Metabolic syndrome rates are on the rise across North America. And it’s something we should all be worried about.
The condition occurs when a collection of symptoms — including abdominal obesity, insulin resistance, raised blood triglyceride levels, high blood pressure, low HDL (good!) cholesterol levels and blood sugar control (insulin resistance) problems — increase our risk of cardiovascular disease and type 2 diabetes.
A recent study, published in the journal ‘Public Health Nutrition,’ may hold the key to figuring out why the condition occurs — and how we can stave it off.
The researchers — from the U.S. Department of Agriculture Human Nutrition Research Center on Aging at Tufts University — looked at 225 woman and 127 men, over the age of 65, from three poor neighborhoods in Ecuador. They found metabolic syndrome was prevalent in these communities largely because of their low-in-micronutrients diet (an issue that plagues people in well-off neighborhoods across North America).
“We observed a pattern of high carbohydrate, high sodium diets lacking in healthy fats and good sources of protein. Our blood analyses indicated a significant number of participants weren’t consuming enough of a range of micronutrients,” says senior author Dr. Simin Nikbin Meydani. “After adjusting for age and sex, we observed significant relationships between the metabolic syndrome and two of the micronutrients, vitamins C and E.”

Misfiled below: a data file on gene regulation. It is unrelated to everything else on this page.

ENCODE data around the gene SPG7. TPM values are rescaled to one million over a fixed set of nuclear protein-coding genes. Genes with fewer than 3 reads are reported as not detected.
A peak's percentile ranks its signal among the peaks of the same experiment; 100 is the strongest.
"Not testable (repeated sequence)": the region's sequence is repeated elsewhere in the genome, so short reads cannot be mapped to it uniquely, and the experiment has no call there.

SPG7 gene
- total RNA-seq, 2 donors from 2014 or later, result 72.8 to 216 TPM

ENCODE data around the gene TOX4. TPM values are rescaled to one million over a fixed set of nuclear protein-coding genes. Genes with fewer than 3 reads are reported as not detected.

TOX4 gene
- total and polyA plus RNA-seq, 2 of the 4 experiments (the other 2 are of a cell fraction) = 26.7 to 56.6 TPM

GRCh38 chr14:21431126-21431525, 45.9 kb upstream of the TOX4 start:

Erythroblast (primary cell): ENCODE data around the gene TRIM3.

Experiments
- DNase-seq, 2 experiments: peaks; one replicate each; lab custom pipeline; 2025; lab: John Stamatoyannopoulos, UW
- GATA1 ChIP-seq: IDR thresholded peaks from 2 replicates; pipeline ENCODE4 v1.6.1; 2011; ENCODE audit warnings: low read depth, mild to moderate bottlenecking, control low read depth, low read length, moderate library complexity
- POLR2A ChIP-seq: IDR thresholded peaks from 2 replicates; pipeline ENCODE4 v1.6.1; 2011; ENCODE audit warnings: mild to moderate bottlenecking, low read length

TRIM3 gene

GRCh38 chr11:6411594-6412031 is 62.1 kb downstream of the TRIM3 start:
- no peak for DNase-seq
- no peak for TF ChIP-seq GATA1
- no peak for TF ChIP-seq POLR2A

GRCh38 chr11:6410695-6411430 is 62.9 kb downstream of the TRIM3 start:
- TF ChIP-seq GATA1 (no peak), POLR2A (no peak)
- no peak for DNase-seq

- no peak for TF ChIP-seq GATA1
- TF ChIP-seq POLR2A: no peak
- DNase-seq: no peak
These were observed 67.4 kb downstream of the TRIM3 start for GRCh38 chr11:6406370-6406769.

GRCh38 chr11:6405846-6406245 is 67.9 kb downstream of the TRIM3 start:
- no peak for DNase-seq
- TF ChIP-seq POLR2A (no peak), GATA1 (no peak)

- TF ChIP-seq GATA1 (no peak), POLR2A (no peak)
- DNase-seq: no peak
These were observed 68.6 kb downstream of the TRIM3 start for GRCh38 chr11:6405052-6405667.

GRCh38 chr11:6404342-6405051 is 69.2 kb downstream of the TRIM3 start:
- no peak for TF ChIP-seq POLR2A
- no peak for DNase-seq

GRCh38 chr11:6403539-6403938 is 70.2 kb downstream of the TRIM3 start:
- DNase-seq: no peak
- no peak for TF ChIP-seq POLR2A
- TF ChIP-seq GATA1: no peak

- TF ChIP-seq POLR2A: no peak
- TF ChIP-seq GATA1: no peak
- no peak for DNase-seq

The authors found the majority of calories in the participants’ diet came from white rice, potatoes, sugar and white bread. They also found 55 per cent of the women were overweight; 33 per of men were.
“With high-calorie foods… Serving as pillars of the diet, it is possible to be both overweight and malnourished,” adds Meydani. “Our data suggests that limited consumption of nutrient-dense foods — such as chicken, vegetables and legumes — makes this small population of Ecuadorian elders even more susceptible to metabolic syndrome.”
Which brings me to my point: If you want to avoid metabolic syndrome in your own life, you’ll have to eat lots of nutrient-dense foods. Avoid highly processed fare lacking in nutrients — like white flour, white rice and sugar — in favor of meat, vegetables and legumes that are packed with nutrients. Whole foods contain all of the micronutrients necessary for health, whereas their processed counterparts are almost always stripped of anything nutritious or good.
Author by Doug DiPasquale